Open Collections

UBC Theses and Dissertations

UBC Theses Logo

UBC Theses and Dissertations

The functionalization of methane and other hydrocarbons mediated by organometallic nitrosyl complexes… Baillie, Rhett A. 2016

Your browser doesn't seem to have a PDF viewer, please download the PDF to view this item.

Item Metadata

Download

Media
24-ubc_2016_may_baillie_rhett.pdf [ 9.06MB ]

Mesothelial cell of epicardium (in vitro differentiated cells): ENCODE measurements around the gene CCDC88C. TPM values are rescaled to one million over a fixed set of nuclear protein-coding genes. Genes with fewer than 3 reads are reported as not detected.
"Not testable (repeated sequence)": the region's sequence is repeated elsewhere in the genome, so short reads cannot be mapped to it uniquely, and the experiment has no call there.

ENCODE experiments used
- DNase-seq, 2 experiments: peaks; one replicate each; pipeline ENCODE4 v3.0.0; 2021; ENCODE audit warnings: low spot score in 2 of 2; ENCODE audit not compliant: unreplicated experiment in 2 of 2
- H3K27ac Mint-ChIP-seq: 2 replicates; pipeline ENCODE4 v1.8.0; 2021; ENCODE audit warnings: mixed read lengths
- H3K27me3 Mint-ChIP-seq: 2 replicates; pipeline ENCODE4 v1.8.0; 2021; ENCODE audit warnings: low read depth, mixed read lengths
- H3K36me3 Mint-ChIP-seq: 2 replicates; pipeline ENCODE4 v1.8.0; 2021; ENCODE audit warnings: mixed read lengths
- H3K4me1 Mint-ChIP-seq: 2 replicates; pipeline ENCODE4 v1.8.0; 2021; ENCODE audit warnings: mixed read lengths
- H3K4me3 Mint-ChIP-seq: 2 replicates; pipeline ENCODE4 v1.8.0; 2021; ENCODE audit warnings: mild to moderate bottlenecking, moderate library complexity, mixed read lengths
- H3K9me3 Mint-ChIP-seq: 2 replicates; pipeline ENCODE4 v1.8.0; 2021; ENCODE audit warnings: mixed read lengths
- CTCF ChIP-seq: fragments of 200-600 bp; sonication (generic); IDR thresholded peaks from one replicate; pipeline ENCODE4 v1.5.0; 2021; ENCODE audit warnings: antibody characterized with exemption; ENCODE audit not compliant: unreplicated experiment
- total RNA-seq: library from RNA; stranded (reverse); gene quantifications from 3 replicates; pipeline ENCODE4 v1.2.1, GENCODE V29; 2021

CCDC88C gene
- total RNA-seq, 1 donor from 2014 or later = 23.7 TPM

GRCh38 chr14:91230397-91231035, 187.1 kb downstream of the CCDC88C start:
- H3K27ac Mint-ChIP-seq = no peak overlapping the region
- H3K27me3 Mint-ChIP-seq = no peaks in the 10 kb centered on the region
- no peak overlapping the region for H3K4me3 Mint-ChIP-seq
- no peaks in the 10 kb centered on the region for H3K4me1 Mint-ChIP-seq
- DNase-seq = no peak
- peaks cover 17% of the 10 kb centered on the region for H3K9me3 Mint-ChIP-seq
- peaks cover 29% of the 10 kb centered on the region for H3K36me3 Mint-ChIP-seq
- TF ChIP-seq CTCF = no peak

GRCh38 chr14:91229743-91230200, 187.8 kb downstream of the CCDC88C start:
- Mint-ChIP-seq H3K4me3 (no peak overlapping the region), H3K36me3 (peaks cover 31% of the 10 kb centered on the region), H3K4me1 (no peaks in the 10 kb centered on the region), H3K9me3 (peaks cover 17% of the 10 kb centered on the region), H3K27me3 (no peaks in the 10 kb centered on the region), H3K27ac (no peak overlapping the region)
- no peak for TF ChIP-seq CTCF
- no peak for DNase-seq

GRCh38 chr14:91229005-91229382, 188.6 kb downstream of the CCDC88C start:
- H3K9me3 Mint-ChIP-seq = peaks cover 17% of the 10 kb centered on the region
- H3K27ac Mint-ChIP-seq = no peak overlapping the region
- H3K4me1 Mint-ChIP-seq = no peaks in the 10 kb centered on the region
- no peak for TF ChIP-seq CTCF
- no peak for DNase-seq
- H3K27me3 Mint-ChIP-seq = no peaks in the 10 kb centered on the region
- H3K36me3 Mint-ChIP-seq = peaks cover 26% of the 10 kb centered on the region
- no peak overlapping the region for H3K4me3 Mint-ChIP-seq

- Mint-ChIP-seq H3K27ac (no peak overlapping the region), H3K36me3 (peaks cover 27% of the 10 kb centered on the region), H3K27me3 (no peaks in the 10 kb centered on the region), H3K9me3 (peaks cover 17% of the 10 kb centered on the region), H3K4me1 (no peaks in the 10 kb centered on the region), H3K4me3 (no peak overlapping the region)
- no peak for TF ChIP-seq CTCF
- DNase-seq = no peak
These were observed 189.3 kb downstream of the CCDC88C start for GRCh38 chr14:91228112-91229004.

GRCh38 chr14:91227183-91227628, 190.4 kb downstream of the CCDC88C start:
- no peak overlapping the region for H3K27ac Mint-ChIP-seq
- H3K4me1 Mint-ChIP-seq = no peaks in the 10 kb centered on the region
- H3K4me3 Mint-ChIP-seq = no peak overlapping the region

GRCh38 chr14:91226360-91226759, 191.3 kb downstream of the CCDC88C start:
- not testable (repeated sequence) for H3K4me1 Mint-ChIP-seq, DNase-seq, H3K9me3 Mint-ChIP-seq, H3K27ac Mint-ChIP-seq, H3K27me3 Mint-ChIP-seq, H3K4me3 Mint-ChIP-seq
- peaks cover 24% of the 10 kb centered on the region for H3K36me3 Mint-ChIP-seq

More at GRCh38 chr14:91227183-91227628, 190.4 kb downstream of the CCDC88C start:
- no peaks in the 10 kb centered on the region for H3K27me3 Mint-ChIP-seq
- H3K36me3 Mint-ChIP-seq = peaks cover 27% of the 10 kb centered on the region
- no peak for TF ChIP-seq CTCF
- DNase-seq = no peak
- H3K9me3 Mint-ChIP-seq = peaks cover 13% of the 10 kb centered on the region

Metadata
JSON: 24-1.0228863.json
JSON-LD: 24-1.0228863-ld.json
RDF/XML (Pretty): 24-1.0228863-rdf.xml
RDF/JSON: 24-1.0228863-rdf.json
Turtle: 24-1.0228863-turtle.txt
N-Triples: 24-1.0228863-rdf-ntriples.txt
Original Record: 24-1.0228863-source.json
Full Text
24-1.0228863-fulltext.txt
Citation
24-1.0228863.ris

Full Text